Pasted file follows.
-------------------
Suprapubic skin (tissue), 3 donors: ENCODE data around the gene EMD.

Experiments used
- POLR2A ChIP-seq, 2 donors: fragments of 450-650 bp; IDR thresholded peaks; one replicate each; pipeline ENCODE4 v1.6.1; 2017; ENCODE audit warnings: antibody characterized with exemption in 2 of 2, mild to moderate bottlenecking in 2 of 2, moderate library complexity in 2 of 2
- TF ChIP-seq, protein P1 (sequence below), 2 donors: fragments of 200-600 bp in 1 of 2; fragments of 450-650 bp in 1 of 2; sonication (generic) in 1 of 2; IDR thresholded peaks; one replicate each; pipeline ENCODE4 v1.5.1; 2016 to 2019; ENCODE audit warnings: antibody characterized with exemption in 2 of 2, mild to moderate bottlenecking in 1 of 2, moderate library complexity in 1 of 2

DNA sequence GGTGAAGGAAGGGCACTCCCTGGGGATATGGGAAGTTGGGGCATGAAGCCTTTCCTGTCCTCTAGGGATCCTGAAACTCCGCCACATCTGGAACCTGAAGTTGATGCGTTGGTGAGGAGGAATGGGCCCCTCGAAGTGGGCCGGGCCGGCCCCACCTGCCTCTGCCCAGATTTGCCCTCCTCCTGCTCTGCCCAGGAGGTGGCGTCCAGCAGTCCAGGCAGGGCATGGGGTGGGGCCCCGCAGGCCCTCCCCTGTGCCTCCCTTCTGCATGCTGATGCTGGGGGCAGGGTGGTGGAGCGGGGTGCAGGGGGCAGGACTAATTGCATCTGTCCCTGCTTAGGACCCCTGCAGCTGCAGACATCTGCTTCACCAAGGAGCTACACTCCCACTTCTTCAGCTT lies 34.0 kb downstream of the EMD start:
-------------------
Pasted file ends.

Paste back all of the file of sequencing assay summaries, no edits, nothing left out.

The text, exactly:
Suprapubic skin (tissue), 3 donors: ENCODE data around the gene EMD.

Experiments used
- POLR2A ChIP-seq, 2 donors: fragments of 450-650 bp; IDR thresholded peaks; one replicate each; pipeline ENCODE4 v1.6.1; 2017; ENCODE audit warnings: antibody characterized with exemption in 2 of 2, mild to moderate bottlenecking in 2 of 2, moderate library complexity in 2 of 2
- TF ChIP-seq, protein P1 (sequence below), 2 donors: fragments of 200-600 bp in 1 of 2; fragments of 450-650 bp in 1 of 2; sonication (generic) in 1 of 2; IDR thresholded peaks; one replicate each; pipeline ENCODE4 v1.5.1; 2016 to 2019; ENCODE audit warnings: antibody characterized with exemption in 2 of 2, mild to moderate bottlenecking in 1 of 2, moderate library complexity in 1 of 2

DNA sequence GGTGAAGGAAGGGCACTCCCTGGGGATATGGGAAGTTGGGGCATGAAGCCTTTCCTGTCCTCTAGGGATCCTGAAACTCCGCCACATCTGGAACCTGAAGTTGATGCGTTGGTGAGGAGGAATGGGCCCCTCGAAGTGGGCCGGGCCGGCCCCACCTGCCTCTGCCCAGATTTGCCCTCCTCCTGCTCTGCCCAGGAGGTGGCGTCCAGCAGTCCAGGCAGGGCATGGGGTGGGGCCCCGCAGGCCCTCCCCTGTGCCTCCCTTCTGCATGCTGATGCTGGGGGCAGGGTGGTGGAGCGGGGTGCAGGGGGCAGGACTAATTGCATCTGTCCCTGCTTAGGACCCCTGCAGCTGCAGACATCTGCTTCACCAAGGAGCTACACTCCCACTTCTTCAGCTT lies 34.0 kb downstream of the EMD start: